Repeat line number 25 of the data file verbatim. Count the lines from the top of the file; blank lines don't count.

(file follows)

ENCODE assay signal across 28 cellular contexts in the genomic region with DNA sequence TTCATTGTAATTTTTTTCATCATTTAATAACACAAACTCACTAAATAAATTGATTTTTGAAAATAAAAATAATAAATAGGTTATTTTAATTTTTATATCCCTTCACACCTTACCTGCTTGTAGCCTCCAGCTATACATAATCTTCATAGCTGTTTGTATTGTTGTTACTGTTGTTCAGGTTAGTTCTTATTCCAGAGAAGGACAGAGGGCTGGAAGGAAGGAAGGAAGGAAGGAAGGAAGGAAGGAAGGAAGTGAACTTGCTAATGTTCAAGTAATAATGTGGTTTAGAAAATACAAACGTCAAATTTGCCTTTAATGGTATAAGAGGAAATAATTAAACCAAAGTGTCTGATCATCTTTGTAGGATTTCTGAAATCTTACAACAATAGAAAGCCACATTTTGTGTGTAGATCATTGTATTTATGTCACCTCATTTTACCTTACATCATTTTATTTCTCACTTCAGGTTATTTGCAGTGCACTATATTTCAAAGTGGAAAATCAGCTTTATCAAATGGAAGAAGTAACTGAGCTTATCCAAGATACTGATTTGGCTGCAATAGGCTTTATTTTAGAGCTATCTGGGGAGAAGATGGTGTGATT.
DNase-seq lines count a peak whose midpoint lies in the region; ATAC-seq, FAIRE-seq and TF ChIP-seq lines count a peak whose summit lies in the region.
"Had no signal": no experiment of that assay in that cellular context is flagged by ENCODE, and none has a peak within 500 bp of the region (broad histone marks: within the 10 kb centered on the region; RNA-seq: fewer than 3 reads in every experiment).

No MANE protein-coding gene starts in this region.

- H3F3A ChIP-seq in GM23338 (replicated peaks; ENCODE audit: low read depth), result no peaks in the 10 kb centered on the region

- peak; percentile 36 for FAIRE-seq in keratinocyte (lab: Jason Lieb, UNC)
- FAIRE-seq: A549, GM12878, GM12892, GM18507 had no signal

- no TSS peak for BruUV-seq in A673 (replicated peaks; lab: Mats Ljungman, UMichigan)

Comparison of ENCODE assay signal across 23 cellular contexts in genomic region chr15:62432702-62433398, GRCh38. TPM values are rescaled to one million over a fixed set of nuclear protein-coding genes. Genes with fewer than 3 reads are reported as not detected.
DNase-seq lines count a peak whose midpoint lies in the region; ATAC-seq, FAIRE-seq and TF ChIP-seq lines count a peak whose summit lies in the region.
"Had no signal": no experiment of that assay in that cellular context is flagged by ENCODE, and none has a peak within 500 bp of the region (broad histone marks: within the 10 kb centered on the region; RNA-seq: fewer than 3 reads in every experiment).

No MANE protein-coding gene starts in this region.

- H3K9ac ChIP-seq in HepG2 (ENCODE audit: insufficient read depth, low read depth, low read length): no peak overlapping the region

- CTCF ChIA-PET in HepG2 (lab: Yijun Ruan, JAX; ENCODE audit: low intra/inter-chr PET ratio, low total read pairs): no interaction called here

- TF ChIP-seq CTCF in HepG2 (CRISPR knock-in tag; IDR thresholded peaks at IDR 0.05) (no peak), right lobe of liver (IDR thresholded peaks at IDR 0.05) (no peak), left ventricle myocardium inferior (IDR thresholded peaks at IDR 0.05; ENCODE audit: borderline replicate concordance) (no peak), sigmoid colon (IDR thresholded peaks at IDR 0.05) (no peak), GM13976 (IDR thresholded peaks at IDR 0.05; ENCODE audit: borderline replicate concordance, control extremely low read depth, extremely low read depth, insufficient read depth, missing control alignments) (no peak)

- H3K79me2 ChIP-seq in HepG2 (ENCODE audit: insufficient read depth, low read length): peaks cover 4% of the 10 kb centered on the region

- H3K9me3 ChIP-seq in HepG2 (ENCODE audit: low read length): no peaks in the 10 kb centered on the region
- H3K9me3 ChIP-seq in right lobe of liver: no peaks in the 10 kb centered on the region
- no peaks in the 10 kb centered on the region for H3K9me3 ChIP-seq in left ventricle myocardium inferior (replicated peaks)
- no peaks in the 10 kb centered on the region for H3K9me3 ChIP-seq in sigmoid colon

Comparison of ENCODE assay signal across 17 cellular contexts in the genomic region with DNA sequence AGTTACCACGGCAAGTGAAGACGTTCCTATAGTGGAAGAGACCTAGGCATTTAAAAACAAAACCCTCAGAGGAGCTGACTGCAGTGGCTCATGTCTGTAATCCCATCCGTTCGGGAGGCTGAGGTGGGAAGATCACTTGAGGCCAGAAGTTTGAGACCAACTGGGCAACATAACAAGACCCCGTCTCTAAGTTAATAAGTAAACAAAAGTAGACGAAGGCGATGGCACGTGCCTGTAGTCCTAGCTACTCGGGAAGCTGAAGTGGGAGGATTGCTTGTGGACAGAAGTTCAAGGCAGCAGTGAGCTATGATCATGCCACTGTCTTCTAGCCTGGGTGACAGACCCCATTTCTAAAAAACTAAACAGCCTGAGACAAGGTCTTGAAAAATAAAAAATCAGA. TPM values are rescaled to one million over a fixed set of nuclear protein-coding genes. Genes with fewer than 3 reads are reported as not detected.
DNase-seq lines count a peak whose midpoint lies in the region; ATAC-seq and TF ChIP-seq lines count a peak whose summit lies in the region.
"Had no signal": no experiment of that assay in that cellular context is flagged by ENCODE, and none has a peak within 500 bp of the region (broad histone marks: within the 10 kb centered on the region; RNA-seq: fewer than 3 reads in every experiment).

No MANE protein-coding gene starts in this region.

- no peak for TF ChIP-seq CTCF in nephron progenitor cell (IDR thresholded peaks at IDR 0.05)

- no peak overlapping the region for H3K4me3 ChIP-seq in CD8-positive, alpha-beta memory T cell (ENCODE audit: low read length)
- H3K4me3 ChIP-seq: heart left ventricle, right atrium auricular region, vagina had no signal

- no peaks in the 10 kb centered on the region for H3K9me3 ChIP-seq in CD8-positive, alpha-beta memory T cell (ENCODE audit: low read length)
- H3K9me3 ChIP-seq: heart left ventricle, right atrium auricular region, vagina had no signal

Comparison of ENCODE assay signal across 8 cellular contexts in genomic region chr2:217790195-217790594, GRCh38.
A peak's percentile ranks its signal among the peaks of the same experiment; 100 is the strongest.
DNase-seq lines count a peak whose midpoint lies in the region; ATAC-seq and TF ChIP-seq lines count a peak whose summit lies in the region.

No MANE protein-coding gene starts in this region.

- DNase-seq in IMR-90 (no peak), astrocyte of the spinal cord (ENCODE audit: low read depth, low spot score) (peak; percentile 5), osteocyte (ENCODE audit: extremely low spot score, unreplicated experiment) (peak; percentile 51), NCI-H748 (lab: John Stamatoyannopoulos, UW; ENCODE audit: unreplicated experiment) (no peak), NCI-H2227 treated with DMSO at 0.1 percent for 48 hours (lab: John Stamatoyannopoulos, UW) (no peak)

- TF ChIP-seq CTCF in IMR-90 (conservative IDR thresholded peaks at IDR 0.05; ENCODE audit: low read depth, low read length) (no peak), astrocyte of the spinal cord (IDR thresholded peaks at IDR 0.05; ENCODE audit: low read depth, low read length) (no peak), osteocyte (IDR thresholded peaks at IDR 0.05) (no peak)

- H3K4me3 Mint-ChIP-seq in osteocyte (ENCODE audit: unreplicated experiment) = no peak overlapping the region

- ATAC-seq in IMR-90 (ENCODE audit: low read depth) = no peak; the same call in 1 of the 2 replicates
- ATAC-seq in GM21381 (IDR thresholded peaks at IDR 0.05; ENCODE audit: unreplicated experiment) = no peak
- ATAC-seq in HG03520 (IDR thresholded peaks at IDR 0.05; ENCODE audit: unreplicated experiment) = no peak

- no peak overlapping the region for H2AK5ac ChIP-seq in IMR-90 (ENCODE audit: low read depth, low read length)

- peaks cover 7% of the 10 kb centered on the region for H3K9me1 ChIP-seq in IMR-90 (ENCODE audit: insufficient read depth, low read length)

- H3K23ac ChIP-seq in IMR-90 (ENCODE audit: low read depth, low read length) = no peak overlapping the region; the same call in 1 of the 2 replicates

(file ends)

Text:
- no peak for TF ChIP-seq CTCF in nephron progenitor cell (IDR thresholded peaks at IDR 0.05)